It’s simple, and you must have already guessed why. If not, here’s the truth. That camera of a lifetime is not of the gear world of bodies, shutters etc.

It is my eye.

Even when I don’t have any camera with me I can still see photographically and capture those potential photos. Actually, they are not very much potential if you saw them. It’s just that you can’t show them to anybody. But this doesn’t bother me much because the photos I made with my eyes left some impact on my vision, and hopefully made me a better photographer.

So I’m actually very glad I can take pictures with my eyes. The only thing that upsets me is that I tend to forget those great shots.


Identity Crisis

Am I an artist?

This is the question I’ve been asking myself a lot lately. When reading other photographers’ blogs and listening to podcasts, for example. The authors are all acclaimed photographers whose work is recognized and praised and whose passion for photography helps them earn a living this way or another. I look at their work and see the vision, the emotion and the hard work put behind it. I see that they really thought everything through before pushing the button, and because of all that, they have the full right to call themselves artists. And I?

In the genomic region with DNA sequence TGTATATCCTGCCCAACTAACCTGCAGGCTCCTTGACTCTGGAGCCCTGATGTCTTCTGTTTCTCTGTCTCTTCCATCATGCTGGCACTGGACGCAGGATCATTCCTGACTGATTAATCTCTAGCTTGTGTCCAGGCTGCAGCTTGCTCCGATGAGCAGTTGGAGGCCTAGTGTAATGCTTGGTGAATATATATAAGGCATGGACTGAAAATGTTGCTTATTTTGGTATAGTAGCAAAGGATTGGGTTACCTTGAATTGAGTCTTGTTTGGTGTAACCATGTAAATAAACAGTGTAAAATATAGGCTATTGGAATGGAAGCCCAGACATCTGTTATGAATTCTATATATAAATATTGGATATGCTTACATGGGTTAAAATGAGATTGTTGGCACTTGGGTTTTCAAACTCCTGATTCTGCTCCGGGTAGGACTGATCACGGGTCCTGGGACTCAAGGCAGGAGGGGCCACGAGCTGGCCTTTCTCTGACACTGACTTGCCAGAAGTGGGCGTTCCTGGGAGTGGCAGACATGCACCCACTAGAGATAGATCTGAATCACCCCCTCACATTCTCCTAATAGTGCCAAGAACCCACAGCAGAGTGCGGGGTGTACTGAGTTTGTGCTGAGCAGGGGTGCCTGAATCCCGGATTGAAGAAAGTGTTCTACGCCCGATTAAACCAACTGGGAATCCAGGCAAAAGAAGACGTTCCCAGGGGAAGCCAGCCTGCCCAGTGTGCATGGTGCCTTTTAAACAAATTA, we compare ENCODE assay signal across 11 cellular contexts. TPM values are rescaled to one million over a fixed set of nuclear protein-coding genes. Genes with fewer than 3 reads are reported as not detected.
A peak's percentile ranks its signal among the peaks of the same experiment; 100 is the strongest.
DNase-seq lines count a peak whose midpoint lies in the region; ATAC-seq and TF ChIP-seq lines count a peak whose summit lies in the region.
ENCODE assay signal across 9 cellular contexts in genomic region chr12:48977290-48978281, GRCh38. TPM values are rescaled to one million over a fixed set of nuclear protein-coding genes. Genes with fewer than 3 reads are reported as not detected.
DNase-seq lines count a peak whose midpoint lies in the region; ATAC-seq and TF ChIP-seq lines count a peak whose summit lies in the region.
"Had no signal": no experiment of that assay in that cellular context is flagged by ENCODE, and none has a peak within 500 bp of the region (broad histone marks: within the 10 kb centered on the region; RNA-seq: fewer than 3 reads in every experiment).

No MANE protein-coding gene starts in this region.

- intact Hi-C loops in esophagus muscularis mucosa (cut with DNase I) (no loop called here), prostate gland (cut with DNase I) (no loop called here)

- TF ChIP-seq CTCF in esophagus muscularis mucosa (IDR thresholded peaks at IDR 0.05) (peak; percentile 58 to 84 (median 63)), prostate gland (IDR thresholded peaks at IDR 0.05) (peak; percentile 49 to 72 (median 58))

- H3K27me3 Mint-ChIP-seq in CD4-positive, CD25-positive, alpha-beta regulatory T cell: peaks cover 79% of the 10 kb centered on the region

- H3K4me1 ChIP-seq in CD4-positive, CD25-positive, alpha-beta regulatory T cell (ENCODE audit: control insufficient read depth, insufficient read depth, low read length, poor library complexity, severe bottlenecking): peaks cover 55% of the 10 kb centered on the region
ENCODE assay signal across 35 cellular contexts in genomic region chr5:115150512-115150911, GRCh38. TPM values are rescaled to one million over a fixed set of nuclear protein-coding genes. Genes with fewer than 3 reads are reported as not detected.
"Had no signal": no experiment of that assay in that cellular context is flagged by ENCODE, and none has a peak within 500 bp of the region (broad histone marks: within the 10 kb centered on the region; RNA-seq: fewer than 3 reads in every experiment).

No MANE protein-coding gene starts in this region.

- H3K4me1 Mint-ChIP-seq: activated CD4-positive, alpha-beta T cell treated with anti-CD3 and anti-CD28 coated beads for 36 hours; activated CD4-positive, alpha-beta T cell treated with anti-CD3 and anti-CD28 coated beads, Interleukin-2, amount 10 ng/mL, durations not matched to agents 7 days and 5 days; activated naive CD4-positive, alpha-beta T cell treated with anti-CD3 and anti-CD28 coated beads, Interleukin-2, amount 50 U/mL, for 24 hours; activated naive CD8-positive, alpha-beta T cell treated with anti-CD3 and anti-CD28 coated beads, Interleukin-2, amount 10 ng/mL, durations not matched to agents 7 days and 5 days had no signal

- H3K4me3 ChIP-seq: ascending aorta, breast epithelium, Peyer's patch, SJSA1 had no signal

Am I an artist?

I’m asking this while revamping my website to look more like a portfolio. I know if I were to do this properly I should have looked through all my pictures first, choosing the best of the best and being my own cruelest curator. In my defense, I want to say that I’ve done some of that but haven’t boiled it down to the creme de la creme. Being your own critic and curator is hard and takes time to learn, which I never did and that’s why my portfolio looks like a mess.

Am I an artist?

Looking back at all the time I’ve been shooting photos, I ask myself this. Since day 1 of my photography adventure, I saw myself as more of a Gary Winogrand type of street photographer, if you excuse me for such a comparison. As I learned later he used to roam the streets shooting almost everything and oftentimes not caring about composition or whatever photography rule can apply. “I photograph to find out what something will look like photographed”, it’s the quote usually ascribed to him. So I tried to do exactly that, shooting everything of interest without any projects or assignments, or any agenda whatsoever. But as I started sharing my photos more and the more I was involved in watching others’ work, the clearer I saw the need to reevaluate my principles. What is my message and should there be one? What is my style and vision, and how do I develop them? Am I just a person who takes pictures of what’s in front of him or…

Am I an artist?


The answer’s still eluding me.